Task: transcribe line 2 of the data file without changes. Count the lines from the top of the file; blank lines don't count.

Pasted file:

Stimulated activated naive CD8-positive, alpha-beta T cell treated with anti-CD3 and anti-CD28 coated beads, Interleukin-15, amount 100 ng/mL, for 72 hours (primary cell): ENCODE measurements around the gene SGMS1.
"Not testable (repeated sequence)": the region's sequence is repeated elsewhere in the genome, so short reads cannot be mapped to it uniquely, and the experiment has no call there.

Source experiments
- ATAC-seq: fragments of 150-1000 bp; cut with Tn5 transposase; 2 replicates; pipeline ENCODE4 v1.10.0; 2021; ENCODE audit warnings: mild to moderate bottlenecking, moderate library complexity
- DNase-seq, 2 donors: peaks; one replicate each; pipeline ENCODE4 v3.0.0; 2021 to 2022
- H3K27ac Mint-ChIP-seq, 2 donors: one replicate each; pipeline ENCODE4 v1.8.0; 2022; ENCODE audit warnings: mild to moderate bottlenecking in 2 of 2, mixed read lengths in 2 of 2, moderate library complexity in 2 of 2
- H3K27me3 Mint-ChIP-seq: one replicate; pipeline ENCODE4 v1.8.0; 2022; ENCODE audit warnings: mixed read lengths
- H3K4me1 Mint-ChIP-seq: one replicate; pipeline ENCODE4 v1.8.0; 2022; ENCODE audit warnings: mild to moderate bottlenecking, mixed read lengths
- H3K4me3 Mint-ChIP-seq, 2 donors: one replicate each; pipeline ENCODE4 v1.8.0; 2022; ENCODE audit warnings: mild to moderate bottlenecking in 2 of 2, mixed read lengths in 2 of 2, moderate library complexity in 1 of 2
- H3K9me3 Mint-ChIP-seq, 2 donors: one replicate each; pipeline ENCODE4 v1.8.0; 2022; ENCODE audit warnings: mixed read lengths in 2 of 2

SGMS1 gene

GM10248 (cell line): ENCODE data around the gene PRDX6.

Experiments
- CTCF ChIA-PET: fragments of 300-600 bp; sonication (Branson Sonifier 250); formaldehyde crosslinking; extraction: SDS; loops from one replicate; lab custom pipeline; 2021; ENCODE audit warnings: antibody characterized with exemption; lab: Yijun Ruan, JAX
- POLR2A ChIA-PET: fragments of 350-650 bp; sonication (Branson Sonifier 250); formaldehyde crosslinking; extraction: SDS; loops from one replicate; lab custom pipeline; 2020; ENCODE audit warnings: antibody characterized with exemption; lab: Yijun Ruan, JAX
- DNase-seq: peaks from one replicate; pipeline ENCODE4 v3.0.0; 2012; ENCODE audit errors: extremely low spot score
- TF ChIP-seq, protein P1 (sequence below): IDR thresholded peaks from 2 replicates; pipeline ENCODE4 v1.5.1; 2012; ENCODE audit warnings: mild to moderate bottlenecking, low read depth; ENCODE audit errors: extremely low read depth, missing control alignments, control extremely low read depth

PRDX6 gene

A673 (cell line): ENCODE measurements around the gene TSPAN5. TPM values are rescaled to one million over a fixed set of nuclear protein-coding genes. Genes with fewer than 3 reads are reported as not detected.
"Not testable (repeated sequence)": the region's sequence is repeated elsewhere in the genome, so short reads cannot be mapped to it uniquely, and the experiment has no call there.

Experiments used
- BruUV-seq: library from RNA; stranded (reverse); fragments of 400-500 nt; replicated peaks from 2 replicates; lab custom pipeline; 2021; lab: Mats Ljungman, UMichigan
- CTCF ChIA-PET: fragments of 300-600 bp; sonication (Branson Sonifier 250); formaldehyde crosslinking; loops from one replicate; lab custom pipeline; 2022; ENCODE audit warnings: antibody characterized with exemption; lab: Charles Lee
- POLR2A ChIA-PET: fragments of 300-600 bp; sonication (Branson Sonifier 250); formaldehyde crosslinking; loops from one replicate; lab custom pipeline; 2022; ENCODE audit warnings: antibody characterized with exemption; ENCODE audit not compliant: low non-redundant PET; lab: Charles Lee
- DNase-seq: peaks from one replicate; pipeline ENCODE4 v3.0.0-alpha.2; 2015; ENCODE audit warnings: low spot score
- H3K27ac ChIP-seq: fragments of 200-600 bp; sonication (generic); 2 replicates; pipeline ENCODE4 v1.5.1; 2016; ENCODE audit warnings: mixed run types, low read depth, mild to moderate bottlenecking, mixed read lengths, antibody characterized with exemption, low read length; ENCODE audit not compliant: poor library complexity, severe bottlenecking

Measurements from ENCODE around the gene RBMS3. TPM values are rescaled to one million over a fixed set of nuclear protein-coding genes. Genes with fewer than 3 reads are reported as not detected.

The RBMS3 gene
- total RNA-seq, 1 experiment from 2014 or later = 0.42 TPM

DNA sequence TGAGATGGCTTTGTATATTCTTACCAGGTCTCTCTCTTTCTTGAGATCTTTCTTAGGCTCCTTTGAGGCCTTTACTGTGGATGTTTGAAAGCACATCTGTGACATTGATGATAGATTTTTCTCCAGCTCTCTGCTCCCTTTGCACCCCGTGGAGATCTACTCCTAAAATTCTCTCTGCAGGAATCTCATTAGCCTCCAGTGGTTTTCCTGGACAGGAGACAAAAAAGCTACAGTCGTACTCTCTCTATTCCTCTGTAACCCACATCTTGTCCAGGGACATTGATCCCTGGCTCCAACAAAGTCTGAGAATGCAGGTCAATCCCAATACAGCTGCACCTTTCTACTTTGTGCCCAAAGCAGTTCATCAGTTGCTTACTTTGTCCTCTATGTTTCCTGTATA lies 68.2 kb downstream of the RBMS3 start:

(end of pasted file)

"Not testable (repeated sequence)": the region's sequence is repeated elsewhere in the genome, so short reads cannot be mapped to it uniquely, and the experiment has no call there.